Thanks for filming the meeting and posting this, David. I agree that Mayor Duncan is the one reasonable voice.
I’ve lived in Dayton for about 40 years and always avoid Oakwood. Their holier-than-thou attitude and over-aggressive policing have turned me off. If I’m heading south, I tend to travel south Dixie to avoid the “dome” completely. I don’t visit any of their businesses and roll my eyes at their silly ordinances, of which this is the latest. (My all-time favorite is that it’s illegal for men to jog shirtless. “What are you in for, kid?” “Jogging shirtless.” “Sit over here on the Group W bench.”)
THUMBS UP to “GreatinDayton” just for the Arlo Guthrie reference!!
There is a reason why rental properties are regulated. Oakwood is shutting down the wild west of cyber-services, and I see that as wisdom.
First, unlike licensed hoteliers, AirB&B has serious security issues. https://www.asherfergusson.com/airbnb/
Second: AirB&B exploiters are exacertbating the shortage of affordable housing. https://www.governing.com/columns/public-money/gov-airbnb-affordable-housing.html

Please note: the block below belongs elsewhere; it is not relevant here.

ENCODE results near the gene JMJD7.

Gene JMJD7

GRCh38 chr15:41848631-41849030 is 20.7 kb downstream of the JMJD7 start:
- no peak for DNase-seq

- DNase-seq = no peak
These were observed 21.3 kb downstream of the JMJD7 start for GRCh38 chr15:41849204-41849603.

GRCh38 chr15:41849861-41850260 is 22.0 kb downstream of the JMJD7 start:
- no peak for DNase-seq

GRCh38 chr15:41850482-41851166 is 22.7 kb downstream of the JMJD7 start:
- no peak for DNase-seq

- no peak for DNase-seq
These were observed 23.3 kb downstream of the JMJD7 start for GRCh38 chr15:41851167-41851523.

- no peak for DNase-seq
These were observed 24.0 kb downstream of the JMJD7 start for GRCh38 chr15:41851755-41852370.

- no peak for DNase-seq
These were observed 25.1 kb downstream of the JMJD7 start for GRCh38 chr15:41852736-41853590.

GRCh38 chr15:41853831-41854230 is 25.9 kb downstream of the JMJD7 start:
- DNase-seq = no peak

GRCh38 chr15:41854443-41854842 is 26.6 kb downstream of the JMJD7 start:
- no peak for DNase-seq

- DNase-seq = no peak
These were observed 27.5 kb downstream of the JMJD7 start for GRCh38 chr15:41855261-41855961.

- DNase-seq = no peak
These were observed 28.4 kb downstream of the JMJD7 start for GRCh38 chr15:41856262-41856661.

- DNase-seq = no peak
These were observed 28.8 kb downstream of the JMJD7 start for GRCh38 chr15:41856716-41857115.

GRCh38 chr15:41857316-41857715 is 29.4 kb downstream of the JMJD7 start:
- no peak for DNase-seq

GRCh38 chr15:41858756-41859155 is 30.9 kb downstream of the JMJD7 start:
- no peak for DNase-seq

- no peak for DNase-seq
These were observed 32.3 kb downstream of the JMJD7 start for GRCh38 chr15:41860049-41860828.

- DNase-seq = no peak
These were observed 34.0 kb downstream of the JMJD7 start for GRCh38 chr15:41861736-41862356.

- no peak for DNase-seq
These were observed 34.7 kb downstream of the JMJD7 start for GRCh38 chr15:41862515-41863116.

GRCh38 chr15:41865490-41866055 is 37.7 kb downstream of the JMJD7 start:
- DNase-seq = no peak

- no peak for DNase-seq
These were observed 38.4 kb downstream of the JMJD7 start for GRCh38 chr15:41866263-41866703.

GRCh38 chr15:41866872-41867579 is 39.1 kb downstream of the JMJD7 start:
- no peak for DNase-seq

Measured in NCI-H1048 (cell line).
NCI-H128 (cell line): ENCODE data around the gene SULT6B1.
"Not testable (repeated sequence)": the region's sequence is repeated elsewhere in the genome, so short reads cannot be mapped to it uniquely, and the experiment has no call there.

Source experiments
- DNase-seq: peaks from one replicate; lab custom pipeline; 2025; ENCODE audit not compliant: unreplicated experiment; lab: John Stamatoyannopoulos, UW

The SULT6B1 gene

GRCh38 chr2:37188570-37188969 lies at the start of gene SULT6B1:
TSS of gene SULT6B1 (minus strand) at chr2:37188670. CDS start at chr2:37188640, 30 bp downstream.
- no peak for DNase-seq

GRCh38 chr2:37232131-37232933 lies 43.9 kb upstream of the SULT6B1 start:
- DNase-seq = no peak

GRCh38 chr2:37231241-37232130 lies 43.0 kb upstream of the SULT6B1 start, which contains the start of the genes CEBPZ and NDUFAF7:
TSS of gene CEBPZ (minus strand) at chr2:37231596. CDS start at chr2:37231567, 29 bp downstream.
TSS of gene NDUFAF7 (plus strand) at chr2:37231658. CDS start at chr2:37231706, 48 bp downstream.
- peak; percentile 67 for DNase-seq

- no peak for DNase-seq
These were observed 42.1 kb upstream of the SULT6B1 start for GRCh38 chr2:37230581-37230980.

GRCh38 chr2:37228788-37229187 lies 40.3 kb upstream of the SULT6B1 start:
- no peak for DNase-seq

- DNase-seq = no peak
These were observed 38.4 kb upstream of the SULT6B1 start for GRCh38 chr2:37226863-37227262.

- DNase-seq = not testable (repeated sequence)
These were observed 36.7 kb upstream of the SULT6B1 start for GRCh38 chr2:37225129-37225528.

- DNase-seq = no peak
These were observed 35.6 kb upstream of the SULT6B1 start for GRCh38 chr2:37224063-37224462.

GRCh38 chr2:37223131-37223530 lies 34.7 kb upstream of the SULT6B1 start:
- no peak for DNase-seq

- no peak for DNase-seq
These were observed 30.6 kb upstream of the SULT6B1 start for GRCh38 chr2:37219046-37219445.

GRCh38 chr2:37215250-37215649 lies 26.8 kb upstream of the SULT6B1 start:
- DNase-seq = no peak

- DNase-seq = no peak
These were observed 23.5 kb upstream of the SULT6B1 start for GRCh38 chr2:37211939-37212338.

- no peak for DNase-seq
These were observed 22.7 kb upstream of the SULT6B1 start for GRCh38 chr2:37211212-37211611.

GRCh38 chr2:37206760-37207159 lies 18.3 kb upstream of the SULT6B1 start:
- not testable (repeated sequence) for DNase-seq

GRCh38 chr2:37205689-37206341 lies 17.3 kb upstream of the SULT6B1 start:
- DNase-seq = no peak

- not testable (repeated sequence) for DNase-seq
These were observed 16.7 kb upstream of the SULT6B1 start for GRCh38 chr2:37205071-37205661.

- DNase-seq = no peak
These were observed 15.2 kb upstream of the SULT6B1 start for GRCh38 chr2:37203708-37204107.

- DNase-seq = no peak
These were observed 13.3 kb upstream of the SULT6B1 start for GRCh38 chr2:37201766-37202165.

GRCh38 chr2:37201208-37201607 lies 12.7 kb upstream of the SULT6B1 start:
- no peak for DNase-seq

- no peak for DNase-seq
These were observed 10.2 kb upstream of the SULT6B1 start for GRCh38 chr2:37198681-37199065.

Finally, licensed hotels collect and pay taxes. While I don’t approve of the ridiculously high taxes charged for a room in many cities, I hold that everyone should pay taxes. AirB&B people do not, robbing our xities of revenue and essentially creating a two-tiered, unfair system of short-term occupancy.
I think all cities should outlaw this sort of underhandedness until it can be properly regulated.
Another fine post supporting the free market written by the esteemed Prof. Ruddick!!
How do you know the AirBnB folks aren’t paying taxes? They may not be COLLECTING AND REMITTING the outrageous hotel taxes, but what about income taxes (Federal, State and City)? David can probably speak to this, but I’m sure that AirBnB’s system has the capability to report the gross amounts received via rent payments that flow through their systems. Whether or not they do report them, I don’t know.